As it turns out, you might not be depressed… you may just really despise Santa Claus. A recent study published in the Journal of Affective Disorders, led by OSU School of Psychological Science assistant professor Dr. David Kerr, has shown that while seasonal affective disorder (SAD) is a very real condition, our previous notions of just how common it is may have been overblown.
SAD, also known by terms such as the winter blues and winter depression, is a seasonal condition that affects an estimated 6.1% of the US population, varying by locale. Higher rates are seen in areas such as the Pacific Northwest as compared to sunnier places like Florida, and it is generally blamed on the prevalence of dreary weather. Oregon has traditionally been the home for much of the research on the topic.
In Kerr’s study, a research approach was taken that hoped to defeat the inherent problems in previous research; the fallibility of subjects’ memories of events didn’t allow for a specific enough analysis. Kerr, along with his colleagues, collected a sample of data from 556 participants in Iowa and 206 in western Oregon. Those involved were asked to self-report their depressive symptoms many times over a period of years, after which the reported information was laid out against local weather patterns occurring at the time. The end result? True SAD seems to be considerably less common than previously thought.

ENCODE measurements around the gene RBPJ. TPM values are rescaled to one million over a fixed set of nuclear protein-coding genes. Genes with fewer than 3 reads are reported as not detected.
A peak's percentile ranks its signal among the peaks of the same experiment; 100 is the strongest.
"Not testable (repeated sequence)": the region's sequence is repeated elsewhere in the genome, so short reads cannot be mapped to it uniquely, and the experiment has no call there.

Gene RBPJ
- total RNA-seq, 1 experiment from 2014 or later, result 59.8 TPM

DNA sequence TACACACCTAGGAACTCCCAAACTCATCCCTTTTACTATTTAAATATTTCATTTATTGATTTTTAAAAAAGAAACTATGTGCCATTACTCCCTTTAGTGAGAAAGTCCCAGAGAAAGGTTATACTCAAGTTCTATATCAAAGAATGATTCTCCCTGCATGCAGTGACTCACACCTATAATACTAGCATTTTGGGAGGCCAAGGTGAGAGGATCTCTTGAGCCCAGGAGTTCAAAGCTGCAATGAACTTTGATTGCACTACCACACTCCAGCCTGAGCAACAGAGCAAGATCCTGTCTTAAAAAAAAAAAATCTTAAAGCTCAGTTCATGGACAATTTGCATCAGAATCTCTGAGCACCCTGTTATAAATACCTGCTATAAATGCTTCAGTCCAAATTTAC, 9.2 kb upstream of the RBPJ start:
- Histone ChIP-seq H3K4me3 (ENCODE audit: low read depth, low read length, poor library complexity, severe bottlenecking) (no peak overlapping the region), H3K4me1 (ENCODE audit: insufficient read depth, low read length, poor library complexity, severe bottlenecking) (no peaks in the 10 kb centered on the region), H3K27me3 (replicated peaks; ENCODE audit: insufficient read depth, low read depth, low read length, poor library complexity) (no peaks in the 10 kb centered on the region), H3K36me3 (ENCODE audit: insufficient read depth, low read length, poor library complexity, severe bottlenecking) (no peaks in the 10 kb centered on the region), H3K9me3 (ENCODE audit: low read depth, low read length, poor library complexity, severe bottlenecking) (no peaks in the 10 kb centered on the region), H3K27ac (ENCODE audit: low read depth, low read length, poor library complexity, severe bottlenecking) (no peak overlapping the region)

In much more eloquent terms, Kerr suggests, that at least in part, due to the widespread propagation of the ‘winter blues’ concept, people seem to be often confusing a distaste for being less active, cold, and stuck inside with long-lasting depression—something that is very real, and crippling not only to the person suffering from it, but to everyone around them.
Thanks to this study, sufferers from seasonal depression may eventually be more easily diagnosed. The isolation of actual SAD patients could also lead towards useful new studies, possibly resulting in more effective therapies.
If you or a loved one are experiencing depression, please call the Benton County Mental Health Crisis line, at 541-766-6844. Don’t wait, they can help.
By Johnny Beaver